A contract signed at the beginning of employment allowed for arbitration.
NEW ORLEANS — An employee of a medical records company can pursue her sexual harassment claim, but only through arbitration, a federal judge ruled.
In the Aug. 28 order, Judge Martin L. C. Feldman of the U.S. District Court for the Eastern District of Louisiana denied Bactes Imaging Solutions request to dismiss the sexual harassment lawsuit. But the judge did grant the company's motion to compel arbitration.
Katherine Gautier and her husband, Don Barcelona, alleged that Gautier’s immediate supervisor at Bactes Imaging Solutions sent her “inappropriate texts and emails” and retaliated against her for refusing his sexual advances. She further claimed that the defendant violated her rights under the Family and Medical Leave Act “by asking work-related questions while she was on leave.”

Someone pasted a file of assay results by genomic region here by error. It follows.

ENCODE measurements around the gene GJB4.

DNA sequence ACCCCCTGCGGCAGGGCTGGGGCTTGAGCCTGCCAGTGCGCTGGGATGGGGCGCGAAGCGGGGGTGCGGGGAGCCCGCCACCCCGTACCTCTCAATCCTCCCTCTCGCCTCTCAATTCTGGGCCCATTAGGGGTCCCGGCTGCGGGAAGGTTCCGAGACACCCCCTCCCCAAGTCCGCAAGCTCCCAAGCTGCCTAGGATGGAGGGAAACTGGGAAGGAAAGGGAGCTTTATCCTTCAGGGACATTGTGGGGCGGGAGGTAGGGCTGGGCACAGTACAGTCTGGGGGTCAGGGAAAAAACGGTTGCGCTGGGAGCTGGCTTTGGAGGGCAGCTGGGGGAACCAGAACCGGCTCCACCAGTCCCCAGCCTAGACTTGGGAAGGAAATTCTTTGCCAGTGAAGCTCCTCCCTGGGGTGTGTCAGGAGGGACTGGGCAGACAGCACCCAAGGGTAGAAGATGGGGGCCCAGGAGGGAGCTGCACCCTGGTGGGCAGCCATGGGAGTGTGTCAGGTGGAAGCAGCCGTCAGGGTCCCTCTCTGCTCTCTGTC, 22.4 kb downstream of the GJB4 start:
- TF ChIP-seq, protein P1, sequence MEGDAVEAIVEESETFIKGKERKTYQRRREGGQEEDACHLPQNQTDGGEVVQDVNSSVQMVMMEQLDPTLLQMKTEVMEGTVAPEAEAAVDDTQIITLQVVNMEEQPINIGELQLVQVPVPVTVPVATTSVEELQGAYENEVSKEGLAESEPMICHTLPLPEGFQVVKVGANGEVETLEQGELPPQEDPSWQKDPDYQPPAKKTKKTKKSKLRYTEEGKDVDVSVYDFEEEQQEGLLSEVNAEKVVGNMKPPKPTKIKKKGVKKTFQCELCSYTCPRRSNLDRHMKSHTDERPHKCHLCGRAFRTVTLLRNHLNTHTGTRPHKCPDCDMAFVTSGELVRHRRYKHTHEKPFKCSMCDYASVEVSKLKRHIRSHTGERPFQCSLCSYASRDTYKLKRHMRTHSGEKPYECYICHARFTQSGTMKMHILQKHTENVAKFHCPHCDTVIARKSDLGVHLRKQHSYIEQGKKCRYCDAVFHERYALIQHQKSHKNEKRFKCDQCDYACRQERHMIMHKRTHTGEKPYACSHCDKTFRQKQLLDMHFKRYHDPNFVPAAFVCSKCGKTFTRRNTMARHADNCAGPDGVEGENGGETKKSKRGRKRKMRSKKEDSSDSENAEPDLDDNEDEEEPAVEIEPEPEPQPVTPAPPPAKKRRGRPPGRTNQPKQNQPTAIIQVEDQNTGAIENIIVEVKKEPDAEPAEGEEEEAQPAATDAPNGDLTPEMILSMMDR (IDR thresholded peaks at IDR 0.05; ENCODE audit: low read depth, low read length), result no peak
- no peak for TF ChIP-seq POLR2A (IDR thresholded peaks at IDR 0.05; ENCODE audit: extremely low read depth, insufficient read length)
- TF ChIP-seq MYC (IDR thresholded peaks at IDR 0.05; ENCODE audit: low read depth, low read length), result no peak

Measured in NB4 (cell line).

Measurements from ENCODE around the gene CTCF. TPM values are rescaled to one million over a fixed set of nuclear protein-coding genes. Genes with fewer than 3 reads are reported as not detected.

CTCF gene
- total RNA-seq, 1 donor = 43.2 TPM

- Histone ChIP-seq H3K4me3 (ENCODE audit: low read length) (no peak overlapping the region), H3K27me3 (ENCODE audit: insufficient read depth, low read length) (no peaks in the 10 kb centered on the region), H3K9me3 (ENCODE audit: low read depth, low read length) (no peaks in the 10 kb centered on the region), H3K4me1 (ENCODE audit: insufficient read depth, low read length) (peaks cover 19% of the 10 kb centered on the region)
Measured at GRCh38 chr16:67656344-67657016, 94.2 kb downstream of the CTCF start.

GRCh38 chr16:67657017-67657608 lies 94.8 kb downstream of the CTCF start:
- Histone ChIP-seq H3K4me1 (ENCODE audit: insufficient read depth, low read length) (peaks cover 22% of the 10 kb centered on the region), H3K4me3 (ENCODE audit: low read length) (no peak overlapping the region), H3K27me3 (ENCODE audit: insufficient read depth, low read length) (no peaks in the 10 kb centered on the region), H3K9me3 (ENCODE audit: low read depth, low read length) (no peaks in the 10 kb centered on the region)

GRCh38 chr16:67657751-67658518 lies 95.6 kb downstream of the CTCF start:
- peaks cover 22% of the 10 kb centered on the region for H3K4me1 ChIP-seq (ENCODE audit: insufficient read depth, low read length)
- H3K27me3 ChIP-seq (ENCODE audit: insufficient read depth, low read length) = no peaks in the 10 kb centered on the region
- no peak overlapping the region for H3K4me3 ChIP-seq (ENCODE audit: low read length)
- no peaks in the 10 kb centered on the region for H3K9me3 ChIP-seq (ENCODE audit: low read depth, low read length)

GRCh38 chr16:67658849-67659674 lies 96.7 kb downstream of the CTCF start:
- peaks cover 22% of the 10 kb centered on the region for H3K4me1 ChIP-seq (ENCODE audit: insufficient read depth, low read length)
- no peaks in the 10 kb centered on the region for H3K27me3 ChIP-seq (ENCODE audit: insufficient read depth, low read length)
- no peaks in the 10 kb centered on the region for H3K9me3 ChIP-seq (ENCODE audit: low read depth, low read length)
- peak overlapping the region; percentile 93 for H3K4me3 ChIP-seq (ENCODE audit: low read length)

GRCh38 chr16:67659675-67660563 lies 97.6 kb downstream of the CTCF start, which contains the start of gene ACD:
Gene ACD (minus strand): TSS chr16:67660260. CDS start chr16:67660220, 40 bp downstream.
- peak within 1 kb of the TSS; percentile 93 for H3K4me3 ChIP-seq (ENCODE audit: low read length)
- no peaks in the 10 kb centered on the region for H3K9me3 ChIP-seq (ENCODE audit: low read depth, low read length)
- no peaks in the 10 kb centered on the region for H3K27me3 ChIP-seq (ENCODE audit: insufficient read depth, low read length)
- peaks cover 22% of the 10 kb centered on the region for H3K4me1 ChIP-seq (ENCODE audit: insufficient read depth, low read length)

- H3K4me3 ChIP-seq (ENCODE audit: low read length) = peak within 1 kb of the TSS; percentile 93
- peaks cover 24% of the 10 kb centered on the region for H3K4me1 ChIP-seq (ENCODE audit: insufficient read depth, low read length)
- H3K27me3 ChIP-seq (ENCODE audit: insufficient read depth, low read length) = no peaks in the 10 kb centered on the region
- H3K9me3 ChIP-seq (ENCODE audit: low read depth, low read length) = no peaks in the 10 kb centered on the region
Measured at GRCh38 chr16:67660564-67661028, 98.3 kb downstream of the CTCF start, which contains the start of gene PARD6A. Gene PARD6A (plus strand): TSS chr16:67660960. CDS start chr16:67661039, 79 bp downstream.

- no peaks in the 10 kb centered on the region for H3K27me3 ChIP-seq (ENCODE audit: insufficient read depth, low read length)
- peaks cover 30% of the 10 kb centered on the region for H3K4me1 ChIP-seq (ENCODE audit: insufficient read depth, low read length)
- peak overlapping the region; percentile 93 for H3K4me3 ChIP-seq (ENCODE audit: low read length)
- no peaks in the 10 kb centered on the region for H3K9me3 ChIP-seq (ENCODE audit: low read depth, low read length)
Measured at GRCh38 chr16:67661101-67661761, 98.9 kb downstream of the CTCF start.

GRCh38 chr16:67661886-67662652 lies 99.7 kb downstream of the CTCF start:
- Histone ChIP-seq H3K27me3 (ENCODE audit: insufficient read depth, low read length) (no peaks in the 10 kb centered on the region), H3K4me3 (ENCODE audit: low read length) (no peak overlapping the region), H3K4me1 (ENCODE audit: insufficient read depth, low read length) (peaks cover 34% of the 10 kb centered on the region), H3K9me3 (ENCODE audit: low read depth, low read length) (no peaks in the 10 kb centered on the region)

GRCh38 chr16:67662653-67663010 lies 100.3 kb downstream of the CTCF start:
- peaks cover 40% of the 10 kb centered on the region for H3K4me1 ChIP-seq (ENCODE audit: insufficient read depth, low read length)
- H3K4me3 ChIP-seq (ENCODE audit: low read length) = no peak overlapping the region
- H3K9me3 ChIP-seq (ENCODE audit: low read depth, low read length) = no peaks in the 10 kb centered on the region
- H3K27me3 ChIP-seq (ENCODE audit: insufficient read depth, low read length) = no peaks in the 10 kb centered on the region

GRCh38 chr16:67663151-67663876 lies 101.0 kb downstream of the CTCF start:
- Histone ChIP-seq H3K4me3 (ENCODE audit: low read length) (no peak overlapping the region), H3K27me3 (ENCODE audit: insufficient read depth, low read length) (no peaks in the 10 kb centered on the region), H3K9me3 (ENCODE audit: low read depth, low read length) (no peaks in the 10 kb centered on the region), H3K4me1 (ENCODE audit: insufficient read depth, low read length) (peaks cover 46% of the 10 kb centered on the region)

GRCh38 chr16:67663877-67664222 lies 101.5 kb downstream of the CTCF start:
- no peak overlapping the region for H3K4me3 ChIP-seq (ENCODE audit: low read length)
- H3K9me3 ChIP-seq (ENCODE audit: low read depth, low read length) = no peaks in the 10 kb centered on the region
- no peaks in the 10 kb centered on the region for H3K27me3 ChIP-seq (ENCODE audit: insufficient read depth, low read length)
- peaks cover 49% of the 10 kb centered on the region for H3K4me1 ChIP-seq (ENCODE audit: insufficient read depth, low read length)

In his decision, Feldman pointed out a 2016 arbitration agreement that Gautier signed before working for the company. That agreement states arbitration “shall be the exclusive forum for resolving all disputes arising out of involving employee’s employment with Bactes.”
Ms. Gautier opposed the motion and asserted the arbitration clause was “unconscionable,” because the “adverse party was her prospective employer and she had to sign it to be employed,” citing the “power dynamic was too skewed in favor of Bactes that she could not have consented.”
Feldman ruled the agreement was clear.
“It is not concealed in any way,” the judge wrote.
“The case is stayed pending the completion of arbitration,” Feldman wrote. “This case is closed pending completion of arbitration.”
U.S. District Court, Eastern District of Louisiana, Civil Action No. 18-1435